Monday, July 27, 2009

All Business, All the Time

A little bird told me that some people out there think we don't do anything but sit around playing cards and eating any bug that crawls by. Well, I'm here to set the record straight. We work hard. We just don't talk about it, because it's top secret. And maybe a bit boring. So to spice things up, I might throw in a few random pictures.

(Lifeguard Man- He dances. He guards your life. Get it?)

Basically, as the project now stands, MAPLE works with microentrepreneurs, providing basic skills training to complement the financial resources that have been assembled within the community. We shifted away from trying to work with the larger microfinance banks, because they were bureaucratic and, frankly, didn't always seem to have the borrowers' best interests at heart. This isn't really the place to get into the whole debate over the need for financial sustainability in order to reach to the most people and all that noise. Leave it that we shifted to working with SACCOs- local, grassroots-type financial groups that take collect savings from individual members within the community and then lend that capital back out within the group. Often they are composed of women, and even dedicate more than just lip service to combating poverty, so ideologically, they are more pleasant to work with than banker big men with fat bellies and fancy cars.

(Lake Victoria. Note the beastly dragonfly)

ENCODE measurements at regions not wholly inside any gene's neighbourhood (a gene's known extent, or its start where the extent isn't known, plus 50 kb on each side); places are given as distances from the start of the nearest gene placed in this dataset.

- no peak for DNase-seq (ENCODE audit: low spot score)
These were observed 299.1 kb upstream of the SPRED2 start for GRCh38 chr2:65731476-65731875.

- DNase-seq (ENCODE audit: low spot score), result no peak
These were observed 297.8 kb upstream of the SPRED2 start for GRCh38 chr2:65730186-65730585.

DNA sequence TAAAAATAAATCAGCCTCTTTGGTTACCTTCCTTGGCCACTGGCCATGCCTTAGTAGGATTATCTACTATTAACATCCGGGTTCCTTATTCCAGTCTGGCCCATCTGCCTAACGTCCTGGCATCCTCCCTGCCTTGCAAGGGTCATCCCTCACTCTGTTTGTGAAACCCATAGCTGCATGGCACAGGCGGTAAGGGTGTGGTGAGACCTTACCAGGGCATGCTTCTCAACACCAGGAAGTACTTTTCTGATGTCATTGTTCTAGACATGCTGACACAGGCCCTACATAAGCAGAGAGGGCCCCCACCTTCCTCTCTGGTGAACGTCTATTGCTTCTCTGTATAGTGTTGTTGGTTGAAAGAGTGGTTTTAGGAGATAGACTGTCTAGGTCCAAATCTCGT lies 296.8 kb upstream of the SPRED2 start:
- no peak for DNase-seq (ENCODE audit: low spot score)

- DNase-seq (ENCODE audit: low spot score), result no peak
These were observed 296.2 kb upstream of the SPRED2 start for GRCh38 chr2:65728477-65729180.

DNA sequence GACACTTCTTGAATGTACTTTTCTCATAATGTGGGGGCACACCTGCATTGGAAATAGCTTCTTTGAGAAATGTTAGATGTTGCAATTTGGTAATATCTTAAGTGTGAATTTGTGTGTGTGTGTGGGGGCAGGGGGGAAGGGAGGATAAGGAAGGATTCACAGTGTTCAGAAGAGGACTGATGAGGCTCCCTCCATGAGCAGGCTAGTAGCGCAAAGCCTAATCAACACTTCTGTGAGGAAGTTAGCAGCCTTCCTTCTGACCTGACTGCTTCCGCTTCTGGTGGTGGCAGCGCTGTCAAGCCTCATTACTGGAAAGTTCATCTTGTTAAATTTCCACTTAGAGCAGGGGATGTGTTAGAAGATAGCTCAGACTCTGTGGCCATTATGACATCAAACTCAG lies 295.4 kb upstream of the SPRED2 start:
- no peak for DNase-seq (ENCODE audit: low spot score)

We have found some existing training resources and are in the process of identifying a facilitator/teacher. We held a big meeting this last weekend to introduce ourselves formally to the members of the pilot SACCO that we found that is located here in town, and have been running all over The Village looking for some good rural SACCOs to work with that aren't corrupt, shady, etc.

(Meeting with a SACCO. Note the sharp pic of el presidente hanging above our heads...)

So, that's what has really been keeping us busy. We're looking for another SACCO to work with and trying to get our teacher lined up so that we can actually, finally, really start working with people. It's fun to look back and see how much we've got done, and it's also a bit disheartening that after all this time, we're still trying to start actually working. Other than the never ending process of Needs Assessments.

(Deep, deep, DEEP in the Village)

What else? I'm really thinking about what my parents would probably like to see here. Our friends Eddie and JB, famous for their goat-roasting abilities, have been teaching us how to slaughter chickens. And wouldn't you know it, there are some tasty bits hidden away inside a chicken. For example, the gizzard is choice. You just have to beat it a bit to soften it up.


A few days later, we whipped up fried chicken necks. Quite possibly the most southern-sounding dish ever. And it wasn't too bad. Also, that delicious drink in the background is none other than the famous Sex on the Trash Fire, the tastiest damn drink that's ever been dreamed up by a bunch of bored white people in Africa. Mango juice, local gin, fruit drank and a bit of tonic, if you can find it.


Yeah, so that's about it. Now we can return to talk of vacations and intestinal parasites. Sorry for the interruption.

1 comment:

  1. WOW! I'm speechless! Hunter and gatherer in one! Fantastic!
    The proud Texas Mom

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